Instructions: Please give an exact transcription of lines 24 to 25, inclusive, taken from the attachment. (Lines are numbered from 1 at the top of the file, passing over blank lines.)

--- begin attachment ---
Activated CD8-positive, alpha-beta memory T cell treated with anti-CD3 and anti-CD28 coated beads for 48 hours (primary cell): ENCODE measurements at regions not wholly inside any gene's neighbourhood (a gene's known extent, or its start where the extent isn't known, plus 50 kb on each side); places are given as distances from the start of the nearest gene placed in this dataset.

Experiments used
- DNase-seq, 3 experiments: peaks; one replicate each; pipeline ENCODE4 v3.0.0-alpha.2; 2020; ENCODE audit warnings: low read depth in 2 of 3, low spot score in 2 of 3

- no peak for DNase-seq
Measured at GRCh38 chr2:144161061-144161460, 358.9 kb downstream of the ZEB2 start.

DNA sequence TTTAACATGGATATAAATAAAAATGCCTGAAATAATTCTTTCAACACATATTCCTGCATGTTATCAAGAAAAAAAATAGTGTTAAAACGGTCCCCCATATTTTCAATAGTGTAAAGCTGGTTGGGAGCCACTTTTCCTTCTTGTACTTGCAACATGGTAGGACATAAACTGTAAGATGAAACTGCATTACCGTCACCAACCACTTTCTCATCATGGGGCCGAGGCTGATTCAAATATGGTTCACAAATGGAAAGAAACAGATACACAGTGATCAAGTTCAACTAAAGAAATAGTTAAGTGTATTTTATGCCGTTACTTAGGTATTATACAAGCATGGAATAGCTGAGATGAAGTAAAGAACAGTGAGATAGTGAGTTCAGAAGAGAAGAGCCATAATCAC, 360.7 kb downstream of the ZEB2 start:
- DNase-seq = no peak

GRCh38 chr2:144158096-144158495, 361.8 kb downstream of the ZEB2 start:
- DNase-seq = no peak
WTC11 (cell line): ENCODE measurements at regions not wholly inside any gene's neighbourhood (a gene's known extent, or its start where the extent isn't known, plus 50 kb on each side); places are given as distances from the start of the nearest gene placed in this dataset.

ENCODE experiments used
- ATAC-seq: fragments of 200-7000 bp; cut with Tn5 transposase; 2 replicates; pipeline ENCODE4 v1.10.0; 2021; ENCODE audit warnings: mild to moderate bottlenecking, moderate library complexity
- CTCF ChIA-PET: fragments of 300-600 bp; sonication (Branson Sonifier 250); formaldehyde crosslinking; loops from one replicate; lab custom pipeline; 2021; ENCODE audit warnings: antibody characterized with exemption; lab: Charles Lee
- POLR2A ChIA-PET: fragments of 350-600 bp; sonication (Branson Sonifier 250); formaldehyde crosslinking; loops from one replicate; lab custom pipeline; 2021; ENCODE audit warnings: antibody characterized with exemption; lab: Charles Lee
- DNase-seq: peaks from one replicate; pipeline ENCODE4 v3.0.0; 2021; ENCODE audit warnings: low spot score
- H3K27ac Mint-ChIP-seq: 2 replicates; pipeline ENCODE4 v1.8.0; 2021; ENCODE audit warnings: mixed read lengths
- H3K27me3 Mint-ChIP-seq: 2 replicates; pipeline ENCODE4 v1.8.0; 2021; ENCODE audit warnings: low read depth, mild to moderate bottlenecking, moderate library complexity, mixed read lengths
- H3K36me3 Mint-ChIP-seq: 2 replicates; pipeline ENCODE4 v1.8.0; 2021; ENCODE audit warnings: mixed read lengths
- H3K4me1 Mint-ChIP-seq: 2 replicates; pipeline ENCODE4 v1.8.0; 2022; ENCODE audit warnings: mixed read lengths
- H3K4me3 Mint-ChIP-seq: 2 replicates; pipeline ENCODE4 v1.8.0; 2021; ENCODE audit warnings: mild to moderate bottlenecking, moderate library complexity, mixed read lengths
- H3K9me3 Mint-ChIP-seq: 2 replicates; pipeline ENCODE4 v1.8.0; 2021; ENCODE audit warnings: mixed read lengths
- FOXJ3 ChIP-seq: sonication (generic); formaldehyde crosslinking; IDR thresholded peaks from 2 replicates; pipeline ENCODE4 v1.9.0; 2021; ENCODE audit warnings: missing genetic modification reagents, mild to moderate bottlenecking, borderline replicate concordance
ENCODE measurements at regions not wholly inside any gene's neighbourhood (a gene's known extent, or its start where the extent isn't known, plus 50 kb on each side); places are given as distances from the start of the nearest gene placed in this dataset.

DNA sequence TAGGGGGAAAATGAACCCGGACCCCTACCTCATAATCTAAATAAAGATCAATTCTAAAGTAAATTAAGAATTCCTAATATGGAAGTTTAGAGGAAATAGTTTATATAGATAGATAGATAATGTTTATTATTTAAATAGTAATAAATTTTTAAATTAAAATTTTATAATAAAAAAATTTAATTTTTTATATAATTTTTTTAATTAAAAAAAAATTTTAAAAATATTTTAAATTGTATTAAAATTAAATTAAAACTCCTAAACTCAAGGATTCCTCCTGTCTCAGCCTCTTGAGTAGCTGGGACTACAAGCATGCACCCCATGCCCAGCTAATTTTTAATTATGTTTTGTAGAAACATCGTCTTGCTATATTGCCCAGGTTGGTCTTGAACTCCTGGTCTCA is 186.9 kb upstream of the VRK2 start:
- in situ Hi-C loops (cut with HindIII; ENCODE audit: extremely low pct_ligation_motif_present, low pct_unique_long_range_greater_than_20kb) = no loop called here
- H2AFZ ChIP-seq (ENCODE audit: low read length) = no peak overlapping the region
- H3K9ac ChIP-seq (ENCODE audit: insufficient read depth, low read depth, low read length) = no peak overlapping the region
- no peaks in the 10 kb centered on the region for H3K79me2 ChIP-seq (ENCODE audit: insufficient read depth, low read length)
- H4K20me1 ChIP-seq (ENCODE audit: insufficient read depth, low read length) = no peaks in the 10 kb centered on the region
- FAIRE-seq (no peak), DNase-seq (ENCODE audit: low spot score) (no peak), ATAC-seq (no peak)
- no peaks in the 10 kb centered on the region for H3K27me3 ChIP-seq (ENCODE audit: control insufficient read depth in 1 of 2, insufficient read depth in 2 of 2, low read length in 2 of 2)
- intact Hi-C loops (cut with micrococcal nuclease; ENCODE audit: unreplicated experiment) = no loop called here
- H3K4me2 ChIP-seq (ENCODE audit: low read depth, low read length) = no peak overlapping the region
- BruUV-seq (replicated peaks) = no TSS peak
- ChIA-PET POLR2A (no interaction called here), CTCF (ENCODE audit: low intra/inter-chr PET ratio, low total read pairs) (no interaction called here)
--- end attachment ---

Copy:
DNA sequence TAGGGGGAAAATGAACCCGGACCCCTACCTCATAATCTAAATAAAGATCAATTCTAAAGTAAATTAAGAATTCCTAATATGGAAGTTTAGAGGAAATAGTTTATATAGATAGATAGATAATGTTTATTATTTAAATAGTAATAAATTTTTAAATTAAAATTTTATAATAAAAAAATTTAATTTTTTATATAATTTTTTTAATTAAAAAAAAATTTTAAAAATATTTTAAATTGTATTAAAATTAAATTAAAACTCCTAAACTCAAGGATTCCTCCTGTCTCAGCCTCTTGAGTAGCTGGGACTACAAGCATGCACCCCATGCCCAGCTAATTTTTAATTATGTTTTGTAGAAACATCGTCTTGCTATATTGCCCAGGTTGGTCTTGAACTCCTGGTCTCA is 186.9 kb upstream of the VRK2 start:
- in situ Hi-C loops (cut with HindIII; ENCODE audit: extremely low pct_ligation_motif_present, low pct_unique_long_range_greater_than_20kb) = no loop called here